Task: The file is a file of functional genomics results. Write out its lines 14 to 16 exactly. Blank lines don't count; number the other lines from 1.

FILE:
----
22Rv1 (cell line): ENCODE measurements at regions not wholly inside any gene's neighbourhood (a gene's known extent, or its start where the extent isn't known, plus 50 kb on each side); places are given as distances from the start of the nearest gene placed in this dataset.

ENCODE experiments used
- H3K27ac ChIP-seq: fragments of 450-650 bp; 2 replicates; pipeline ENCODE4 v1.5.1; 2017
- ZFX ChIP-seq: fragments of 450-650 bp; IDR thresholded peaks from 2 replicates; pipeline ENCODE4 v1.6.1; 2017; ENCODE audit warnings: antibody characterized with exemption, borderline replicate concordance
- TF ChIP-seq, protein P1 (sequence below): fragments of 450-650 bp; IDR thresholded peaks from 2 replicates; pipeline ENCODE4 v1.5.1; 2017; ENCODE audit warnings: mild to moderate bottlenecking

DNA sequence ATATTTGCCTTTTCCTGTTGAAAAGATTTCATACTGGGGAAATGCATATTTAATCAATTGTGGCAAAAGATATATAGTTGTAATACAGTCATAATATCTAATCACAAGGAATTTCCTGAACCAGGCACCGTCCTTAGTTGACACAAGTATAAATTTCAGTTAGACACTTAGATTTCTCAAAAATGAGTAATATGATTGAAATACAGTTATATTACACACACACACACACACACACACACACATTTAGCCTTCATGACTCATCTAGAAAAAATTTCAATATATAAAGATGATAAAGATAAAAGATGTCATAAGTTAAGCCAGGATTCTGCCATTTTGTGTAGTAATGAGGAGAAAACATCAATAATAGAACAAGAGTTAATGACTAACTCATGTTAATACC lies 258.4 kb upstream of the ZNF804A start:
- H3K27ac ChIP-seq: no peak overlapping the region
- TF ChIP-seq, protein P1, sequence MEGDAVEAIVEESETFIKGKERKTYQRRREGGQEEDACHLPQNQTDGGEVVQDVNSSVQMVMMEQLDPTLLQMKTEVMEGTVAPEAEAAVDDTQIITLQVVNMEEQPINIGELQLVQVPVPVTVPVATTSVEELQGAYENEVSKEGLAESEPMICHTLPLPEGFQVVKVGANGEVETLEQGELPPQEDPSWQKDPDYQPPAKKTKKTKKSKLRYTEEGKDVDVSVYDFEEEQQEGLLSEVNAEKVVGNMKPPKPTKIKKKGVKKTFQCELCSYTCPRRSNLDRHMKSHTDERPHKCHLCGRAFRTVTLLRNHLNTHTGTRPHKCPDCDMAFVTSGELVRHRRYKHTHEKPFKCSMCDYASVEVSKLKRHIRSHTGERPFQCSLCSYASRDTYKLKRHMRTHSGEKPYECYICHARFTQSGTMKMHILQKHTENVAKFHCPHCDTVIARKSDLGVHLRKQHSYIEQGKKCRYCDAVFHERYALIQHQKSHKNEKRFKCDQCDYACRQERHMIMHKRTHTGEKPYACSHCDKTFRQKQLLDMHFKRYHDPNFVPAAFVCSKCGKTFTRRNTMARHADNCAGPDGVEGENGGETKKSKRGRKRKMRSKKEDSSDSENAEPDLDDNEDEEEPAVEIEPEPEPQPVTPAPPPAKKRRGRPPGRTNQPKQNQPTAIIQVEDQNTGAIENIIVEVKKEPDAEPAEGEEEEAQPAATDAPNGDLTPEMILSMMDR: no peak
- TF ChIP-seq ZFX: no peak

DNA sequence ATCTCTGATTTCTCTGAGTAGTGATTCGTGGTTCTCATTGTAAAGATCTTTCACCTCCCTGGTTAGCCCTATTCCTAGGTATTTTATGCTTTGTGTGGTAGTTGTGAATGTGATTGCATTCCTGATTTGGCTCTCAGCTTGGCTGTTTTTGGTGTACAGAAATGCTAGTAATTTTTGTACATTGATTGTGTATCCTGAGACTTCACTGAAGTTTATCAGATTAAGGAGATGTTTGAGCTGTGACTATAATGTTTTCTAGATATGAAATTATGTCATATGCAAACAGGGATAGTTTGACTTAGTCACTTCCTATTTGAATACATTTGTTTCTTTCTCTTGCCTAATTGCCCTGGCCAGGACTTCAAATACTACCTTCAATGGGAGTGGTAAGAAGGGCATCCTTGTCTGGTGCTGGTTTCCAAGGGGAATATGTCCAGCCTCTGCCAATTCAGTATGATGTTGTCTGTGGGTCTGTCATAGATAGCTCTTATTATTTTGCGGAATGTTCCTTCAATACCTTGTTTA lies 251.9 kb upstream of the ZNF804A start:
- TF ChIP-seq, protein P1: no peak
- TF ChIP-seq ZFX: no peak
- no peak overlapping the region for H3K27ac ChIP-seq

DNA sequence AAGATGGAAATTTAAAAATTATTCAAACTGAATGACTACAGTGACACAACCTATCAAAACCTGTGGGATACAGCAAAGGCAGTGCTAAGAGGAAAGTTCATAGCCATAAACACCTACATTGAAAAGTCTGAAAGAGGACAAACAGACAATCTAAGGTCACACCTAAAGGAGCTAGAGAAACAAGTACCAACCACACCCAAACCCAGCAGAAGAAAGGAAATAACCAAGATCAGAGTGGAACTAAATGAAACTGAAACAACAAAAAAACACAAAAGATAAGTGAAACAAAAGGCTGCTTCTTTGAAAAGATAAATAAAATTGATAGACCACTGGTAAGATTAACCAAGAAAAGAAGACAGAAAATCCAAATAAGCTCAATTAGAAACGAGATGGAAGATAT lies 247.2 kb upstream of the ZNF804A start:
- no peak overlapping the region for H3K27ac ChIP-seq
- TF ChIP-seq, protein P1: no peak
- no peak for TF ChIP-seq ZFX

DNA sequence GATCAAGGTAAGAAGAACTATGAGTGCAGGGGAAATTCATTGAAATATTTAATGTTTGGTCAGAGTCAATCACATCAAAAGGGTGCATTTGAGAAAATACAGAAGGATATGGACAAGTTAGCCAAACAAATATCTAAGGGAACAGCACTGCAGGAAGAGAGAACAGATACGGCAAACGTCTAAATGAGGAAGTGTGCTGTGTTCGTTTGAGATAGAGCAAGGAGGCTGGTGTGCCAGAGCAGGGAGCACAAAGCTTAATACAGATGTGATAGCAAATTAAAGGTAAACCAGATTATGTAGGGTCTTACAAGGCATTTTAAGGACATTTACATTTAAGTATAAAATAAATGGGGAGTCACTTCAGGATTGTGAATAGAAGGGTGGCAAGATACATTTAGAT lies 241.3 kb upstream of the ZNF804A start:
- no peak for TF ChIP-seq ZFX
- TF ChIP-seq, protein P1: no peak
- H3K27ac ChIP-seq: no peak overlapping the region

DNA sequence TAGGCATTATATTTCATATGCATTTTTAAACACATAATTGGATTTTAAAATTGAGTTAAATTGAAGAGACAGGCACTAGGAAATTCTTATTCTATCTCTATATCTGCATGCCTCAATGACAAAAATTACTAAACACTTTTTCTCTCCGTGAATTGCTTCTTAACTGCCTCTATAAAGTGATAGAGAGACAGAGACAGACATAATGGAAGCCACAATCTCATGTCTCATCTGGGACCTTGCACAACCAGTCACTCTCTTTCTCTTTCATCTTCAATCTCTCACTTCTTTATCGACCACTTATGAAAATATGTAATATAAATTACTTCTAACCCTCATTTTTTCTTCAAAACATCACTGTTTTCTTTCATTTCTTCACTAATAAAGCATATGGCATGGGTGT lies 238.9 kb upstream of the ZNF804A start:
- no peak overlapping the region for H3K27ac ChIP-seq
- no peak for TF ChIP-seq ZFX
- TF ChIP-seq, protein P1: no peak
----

DNA sequence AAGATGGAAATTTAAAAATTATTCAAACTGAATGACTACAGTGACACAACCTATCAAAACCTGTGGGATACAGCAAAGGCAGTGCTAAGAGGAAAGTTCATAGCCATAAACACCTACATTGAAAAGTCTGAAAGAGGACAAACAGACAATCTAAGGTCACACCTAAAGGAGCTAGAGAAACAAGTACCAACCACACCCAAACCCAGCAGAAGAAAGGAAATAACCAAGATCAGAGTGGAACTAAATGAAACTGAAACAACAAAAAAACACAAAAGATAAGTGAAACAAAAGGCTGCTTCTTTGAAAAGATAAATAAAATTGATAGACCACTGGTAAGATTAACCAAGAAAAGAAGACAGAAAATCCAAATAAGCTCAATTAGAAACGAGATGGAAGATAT lies 247.2 kb upstream of the ZNF804A start:
- no peak overlapping the region for H3K27ac ChIP-seq
- TF ChIP-seq, protein P1: no peak